Muslim groups boycott Hilton over planned hotel on demolished Uighur mosque
More than 40 Muslim-American civil rights organisations launched a campaign to boycott Hilton hotels on Thursday over the company's plan to construct a hotel on the site of a bulldozed mosque in China's northwestern region of Xinjiang.
Speaking at a news conference in front of Hilton's headquarters in Virginia, the Council on American-Islamic Relations (CAIR), who is leading the campaign, said the planned construction of the hotel was contributing to the destruction of Uighur Muslims' culture and faith.
"We gave Hilton hotels more than four months, to rethink, to reconsider... but they decided to put profit over values," said Nihad Awad, the executive director of CAIR. "They decided to put their own bottom line over human rights."
The site that prompted the boycott was a mosque that was razed in Xinjiang's Hotan prefecture in 2018.
"You and I can make a dent into Hilton hotel's bottom line because that's the only language they speak," Awad said.
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"You and I have the choice to choose where to go on your travel or to do business meetings or to hold events, weddings or banquets... We appeal to people who go on Hajj, who visit Madinah, Mecca, not to stay at the Hilton hotel," he added.
In July, a bipartisan US congressional commission had called on Hilton not to allow its name to be associated with the project.
A Hilton spokesperson told Middle East Eye: "Our business model creates opportunities for individual franchise owners spanning 119 countries and territories around the globe. However, this franchise model also limits Hilton’s involvement in the development and management of properties.
"Hilton does not publicly discuss the details of its business arrangements. However, we can confirm that in 2019 an independent Chinese ownership group purchased a vacant lot through public auction, with plans for commercial development, including a hotel. Hilton was not involved in the site selection."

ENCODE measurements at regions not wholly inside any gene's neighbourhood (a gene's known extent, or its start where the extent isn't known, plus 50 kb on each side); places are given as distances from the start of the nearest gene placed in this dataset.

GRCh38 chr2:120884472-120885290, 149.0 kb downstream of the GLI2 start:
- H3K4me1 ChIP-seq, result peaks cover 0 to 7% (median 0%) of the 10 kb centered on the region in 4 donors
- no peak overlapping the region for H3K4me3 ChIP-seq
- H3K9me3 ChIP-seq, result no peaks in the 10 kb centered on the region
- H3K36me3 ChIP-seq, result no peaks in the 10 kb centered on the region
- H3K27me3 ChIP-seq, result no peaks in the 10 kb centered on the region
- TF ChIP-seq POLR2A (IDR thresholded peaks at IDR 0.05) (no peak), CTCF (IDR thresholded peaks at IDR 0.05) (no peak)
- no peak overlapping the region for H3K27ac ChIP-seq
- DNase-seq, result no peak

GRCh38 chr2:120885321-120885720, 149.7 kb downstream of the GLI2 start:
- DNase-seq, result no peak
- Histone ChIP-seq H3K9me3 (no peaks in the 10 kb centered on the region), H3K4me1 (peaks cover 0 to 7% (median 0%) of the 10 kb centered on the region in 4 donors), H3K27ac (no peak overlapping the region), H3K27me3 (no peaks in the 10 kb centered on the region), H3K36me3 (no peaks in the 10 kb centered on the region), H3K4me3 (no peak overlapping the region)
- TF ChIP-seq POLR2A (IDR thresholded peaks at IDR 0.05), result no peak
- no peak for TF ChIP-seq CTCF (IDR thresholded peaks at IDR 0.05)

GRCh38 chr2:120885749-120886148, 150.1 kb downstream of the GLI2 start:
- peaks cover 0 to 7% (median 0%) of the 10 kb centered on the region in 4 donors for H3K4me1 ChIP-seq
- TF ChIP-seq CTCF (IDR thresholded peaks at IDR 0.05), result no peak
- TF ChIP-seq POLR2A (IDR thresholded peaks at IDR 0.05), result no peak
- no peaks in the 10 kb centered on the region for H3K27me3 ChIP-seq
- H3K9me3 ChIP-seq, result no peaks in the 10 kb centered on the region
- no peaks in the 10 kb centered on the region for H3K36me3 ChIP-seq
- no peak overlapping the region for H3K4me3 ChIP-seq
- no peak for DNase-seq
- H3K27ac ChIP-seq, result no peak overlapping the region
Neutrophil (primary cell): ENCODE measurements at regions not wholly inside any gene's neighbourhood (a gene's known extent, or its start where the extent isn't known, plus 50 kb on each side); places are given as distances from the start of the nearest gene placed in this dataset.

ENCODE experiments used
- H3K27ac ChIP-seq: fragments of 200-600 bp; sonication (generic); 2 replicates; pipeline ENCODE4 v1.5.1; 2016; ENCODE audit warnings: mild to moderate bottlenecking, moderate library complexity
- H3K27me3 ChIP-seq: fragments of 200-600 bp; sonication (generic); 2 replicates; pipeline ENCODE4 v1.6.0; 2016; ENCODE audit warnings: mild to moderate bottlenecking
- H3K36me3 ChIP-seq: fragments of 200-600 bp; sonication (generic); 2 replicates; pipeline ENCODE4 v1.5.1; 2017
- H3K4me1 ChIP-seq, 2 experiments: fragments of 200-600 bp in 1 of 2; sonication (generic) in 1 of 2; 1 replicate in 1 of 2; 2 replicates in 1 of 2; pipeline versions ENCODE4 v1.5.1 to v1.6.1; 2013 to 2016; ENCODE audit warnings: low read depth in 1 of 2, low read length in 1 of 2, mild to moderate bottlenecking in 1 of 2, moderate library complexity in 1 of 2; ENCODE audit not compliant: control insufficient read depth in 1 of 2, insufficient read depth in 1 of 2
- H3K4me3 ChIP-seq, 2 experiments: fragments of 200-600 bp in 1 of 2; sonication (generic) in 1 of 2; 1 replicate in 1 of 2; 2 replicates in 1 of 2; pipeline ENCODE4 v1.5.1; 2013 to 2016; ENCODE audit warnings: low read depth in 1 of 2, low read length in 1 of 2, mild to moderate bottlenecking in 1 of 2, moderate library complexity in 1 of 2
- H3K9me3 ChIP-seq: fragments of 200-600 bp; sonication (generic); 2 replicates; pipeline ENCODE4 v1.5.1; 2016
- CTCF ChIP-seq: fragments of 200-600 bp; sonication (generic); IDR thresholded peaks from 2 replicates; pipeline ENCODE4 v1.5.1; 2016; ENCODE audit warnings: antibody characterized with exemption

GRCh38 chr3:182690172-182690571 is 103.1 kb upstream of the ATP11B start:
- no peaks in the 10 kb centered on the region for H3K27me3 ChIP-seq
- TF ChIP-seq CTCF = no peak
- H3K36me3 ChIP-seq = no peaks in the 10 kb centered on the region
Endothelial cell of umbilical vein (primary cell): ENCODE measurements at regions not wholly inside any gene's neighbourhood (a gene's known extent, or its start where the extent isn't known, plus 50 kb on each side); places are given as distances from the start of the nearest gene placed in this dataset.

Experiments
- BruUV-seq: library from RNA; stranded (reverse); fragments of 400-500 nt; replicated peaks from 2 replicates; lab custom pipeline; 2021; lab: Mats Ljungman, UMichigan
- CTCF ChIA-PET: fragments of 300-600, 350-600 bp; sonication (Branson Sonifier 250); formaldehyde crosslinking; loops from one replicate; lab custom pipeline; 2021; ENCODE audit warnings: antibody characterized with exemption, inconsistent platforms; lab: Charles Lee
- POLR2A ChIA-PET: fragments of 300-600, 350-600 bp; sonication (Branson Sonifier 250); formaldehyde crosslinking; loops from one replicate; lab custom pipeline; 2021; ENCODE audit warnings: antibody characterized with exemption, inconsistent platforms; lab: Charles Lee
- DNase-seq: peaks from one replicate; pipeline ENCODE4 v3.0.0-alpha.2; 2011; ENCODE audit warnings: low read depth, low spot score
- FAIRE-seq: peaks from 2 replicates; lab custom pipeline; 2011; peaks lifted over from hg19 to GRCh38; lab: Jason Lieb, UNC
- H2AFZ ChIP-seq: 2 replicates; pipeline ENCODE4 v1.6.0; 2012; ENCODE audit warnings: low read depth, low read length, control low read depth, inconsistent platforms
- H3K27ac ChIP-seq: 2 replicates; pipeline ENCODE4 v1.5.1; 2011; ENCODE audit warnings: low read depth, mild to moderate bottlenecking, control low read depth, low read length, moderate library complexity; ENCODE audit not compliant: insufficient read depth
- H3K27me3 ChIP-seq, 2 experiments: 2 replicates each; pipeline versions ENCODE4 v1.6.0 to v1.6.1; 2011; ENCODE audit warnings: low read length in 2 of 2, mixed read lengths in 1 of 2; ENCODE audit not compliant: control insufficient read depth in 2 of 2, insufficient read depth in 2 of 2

According to research by the Australian Strategic Policy institute, around 16,000 mosques in 900 Xinjiang locations were partially or completely destroyed between 2017 and 2020.
Minarets have been removed from mosques and some demolished altogether in the area, which is closely monitored by China. The destruction has been verified by reports on the ground and by comparing satellite photos from previous years until now.
For years, rights groups have accused the Chinese government of embarking on a campaign against the Muslim minority. More than one million Uighurs have been incarcerated in camps in a bid to root out Islamic customs.
Uighurs showing adherence to Islamic values - including praying, fasting, abstaining from alcohol, growing a beard, or wearing Islamic clothing - have been rounded up.
The New York Times has described conditions in Xinjiang as a "virtual cage" and "an incubator for increasingly intrusive policing systems that could spread across the country and beyond."
Xinjiang borders Kyrgyzstan, Kazakhstan, and Mongolia, and has been under Chinese control since 1949.
In the final days of the Trump administration, the State Department declared that the Chinese government was committing genocide and crimes against humanity through its widescale repression of Uighurs and other Muslim ethnic minorities.
But during a CNN town hall meeting in February, US President Joe Biden appeared to downplay China's treatment of the Uighurs, saying there were "culturally different norms" in every country.
China has rejected the accusations of genocide and other human rights violations.
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